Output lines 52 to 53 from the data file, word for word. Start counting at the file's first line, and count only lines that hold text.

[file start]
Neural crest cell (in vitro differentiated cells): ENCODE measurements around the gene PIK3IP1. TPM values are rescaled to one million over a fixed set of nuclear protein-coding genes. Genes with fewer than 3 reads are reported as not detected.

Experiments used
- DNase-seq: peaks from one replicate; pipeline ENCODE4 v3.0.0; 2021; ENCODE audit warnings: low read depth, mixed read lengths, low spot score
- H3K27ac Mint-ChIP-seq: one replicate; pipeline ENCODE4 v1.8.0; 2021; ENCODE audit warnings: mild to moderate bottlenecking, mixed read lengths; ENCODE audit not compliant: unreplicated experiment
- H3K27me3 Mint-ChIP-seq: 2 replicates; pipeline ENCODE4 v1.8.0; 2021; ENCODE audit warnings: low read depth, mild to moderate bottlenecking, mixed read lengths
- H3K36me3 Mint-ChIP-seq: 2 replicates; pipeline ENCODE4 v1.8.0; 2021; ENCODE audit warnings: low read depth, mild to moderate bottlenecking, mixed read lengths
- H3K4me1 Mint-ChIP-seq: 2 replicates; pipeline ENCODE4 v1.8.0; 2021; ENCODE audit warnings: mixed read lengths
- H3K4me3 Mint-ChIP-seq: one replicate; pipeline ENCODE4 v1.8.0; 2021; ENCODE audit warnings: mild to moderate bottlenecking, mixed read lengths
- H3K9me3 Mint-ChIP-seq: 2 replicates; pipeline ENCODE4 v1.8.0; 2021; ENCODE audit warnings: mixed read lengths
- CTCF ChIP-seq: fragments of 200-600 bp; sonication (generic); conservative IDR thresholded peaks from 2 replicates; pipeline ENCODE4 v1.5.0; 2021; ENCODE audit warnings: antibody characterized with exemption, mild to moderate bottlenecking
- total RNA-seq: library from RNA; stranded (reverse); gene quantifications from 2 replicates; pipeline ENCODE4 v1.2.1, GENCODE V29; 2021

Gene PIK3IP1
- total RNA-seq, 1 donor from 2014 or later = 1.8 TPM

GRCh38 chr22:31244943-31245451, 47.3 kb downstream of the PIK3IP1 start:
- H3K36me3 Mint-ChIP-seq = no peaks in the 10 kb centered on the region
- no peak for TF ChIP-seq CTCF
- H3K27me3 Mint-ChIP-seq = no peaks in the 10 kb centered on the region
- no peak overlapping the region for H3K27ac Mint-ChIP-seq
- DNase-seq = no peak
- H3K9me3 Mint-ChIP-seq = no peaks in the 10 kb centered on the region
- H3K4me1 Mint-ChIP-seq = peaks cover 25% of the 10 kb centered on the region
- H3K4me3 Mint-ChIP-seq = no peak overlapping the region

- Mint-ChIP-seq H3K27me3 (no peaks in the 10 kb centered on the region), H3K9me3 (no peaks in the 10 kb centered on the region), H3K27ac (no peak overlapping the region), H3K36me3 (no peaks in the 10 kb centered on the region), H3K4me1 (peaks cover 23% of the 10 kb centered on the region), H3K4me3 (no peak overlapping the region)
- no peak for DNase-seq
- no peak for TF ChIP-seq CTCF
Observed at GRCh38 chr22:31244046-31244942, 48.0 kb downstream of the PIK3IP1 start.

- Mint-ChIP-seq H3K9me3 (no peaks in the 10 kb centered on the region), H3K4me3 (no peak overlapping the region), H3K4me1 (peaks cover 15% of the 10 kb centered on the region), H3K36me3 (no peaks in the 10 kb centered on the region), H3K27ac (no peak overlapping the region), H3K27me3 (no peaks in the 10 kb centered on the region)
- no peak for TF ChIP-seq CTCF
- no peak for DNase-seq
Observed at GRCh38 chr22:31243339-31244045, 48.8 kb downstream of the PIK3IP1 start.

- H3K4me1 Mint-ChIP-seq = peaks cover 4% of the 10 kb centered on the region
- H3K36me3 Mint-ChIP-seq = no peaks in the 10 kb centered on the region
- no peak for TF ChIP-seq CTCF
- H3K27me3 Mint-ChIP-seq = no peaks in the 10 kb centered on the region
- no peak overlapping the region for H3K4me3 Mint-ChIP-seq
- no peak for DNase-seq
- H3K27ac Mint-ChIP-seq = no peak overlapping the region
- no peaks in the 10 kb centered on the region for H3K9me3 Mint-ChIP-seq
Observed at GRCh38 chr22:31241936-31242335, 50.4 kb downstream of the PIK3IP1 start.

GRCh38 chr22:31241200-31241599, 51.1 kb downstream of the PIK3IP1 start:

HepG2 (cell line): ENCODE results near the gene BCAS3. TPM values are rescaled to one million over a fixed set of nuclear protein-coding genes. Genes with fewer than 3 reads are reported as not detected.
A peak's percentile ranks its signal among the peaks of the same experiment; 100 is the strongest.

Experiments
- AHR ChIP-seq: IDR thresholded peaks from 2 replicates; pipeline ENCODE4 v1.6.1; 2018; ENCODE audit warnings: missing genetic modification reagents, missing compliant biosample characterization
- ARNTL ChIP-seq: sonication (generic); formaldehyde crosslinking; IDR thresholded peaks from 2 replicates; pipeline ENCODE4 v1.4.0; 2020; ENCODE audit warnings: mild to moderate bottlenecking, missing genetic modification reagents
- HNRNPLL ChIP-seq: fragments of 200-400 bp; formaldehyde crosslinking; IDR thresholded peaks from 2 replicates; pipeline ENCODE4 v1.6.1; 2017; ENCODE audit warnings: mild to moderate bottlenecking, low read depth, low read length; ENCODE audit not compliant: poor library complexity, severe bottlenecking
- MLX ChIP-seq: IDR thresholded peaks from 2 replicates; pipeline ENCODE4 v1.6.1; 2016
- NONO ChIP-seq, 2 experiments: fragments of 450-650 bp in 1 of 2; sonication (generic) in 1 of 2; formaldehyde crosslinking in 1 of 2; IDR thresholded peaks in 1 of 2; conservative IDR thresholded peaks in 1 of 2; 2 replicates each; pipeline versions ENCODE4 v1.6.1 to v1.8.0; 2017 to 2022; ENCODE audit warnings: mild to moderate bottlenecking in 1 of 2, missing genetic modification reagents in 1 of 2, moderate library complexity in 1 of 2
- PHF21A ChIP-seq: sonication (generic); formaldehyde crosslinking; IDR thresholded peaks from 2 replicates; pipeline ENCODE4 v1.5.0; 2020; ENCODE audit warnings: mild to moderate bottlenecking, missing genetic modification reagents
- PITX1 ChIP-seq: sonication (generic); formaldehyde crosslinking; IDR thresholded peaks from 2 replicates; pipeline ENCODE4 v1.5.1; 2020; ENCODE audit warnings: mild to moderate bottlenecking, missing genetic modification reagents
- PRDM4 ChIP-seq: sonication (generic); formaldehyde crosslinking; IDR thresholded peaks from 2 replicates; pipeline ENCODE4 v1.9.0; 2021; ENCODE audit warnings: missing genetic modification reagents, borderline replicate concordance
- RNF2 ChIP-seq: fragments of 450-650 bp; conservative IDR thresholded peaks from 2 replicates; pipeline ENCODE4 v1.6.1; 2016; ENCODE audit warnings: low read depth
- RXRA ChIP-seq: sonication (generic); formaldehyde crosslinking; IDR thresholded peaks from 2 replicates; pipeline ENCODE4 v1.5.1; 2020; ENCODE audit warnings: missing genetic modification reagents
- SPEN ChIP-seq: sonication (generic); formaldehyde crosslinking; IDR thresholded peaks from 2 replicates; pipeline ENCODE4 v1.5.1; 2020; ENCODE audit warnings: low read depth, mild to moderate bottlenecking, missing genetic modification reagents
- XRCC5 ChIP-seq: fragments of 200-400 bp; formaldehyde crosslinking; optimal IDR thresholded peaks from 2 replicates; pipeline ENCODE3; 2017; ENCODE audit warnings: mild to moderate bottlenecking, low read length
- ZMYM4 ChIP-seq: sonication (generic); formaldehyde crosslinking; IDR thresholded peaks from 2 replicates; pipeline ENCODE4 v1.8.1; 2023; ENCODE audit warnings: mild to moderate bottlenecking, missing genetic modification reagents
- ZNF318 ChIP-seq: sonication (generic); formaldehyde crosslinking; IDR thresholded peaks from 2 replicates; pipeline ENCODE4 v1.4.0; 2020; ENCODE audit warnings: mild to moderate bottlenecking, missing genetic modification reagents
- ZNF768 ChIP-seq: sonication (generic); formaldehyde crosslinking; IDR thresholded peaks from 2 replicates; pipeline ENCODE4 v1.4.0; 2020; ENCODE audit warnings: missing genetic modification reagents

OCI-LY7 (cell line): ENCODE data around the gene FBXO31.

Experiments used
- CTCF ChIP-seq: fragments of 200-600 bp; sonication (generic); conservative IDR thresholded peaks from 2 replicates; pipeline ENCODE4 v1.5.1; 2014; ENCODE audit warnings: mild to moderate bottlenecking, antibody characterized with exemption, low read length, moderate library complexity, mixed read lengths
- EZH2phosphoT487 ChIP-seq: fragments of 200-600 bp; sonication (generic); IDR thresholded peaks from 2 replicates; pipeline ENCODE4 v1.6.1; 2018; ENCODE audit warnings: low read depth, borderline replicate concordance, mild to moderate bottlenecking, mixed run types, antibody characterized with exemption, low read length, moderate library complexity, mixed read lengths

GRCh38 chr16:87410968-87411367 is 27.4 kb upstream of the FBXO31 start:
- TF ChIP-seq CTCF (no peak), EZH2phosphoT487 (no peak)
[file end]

- RNF2 ChIP-seq: fragments of 450-650 bp; conservative IDR thresholded peaks from 2 replicates; pipeline ENCODE4 v1.6.1; 2016; ENCODE audit warnings: low read depth
- RXRA ChIP-seq: sonication (generic); formaldehyde crosslinking; IDR thresholded peaks from 2 replicates; pipeline ENCODE4 v1.5.1; 2020; ENCODE audit warnings: missing genetic modification reagents